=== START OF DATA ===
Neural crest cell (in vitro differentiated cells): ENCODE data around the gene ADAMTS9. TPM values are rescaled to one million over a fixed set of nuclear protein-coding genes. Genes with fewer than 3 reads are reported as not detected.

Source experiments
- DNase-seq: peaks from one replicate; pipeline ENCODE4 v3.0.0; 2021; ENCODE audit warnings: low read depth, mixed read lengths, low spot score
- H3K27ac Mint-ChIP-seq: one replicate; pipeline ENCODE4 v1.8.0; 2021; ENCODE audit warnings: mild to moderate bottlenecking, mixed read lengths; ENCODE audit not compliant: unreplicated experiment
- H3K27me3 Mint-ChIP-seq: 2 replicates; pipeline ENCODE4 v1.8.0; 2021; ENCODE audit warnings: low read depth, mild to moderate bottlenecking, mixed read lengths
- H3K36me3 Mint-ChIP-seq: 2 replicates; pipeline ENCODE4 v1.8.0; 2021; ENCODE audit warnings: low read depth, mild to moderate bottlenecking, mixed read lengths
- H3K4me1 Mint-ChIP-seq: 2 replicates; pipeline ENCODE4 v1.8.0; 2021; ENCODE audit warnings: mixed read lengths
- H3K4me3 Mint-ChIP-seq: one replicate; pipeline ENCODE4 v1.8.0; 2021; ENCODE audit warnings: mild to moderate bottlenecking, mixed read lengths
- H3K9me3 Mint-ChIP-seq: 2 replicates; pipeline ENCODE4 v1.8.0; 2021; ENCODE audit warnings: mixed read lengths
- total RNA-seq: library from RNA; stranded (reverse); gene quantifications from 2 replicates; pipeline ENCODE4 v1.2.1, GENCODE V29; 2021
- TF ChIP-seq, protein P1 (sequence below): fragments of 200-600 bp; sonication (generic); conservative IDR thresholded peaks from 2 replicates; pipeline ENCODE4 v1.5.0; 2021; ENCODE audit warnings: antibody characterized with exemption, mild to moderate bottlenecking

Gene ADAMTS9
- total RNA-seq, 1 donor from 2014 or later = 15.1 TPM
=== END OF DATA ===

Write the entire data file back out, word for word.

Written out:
Neural crest cell (in vitro differentiated cells): ENCODE data around the gene ADAMTS9. TPM values are rescaled to one million over a fixed set of nuclear protein-coding genes. Genes with fewer than 3 reads are reported as not detected.

Source experiments
- DNase-seq: peaks from one replicate; pipeline ENCODE4 v3.0.0; 2021; ENCODE audit warnings: low read depth, mixed read lengths, low spot score
- H3K27ac Mint-ChIP-seq: one replicate; pipeline ENCODE4 v1.8.0; 2021; ENCODE audit warnings: mild to moderate bottlenecking, mixed read lengths; ENCODE audit not compliant: unreplicated experiment
- H3K27me3 Mint-ChIP-seq: 2 replicates; pipeline ENCODE4 v1.8.0; 2021; ENCODE audit warnings: low read depth, mild to moderate bottlenecking, mixed read lengths
- H3K36me3 Mint-ChIP-seq: 2 replicates; pipeline ENCODE4 v1.8.0; 2021; ENCODE audit warnings: low read depth, mild to moderate bottlenecking, mixed read lengths
- H3K4me1 Mint-ChIP-seq: 2 replicates; pipeline ENCODE4 v1.8.0; 2021; ENCODE audit warnings: mixed read lengths
- H3K4me3 Mint-ChIP-seq: one replicate; pipeline ENCODE4 v1.8.0; 2021; ENCODE audit warnings: mild to moderate bottlenecking, mixed read lengths
- H3K9me3 Mint-ChIP-seq: 2 replicates; pipeline ENCODE4 v1.8.0; 2021; ENCODE audit warnings: mixed read lengths
- total RNA-seq: library from RNA; stranded (reverse); gene quantifications from 2 replicates; pipeline ENCODE4 v1.2.1, GENCODE V29; 2021
- TF ChIP-seq, protein P1 (sequence below): fragments of 200-600 bp; sonication (generic); conservative IDR thresholded peaks from 2 replicates; pipeline ENCODE4 v1.5.0; 2021; ENCODE audit warnings: antibody characterized with exemption, mild to moderate bottlenecking

Gene ADAMTS9
- total RNA-seq, 1 donor from 2014 or later = 15.1 TPM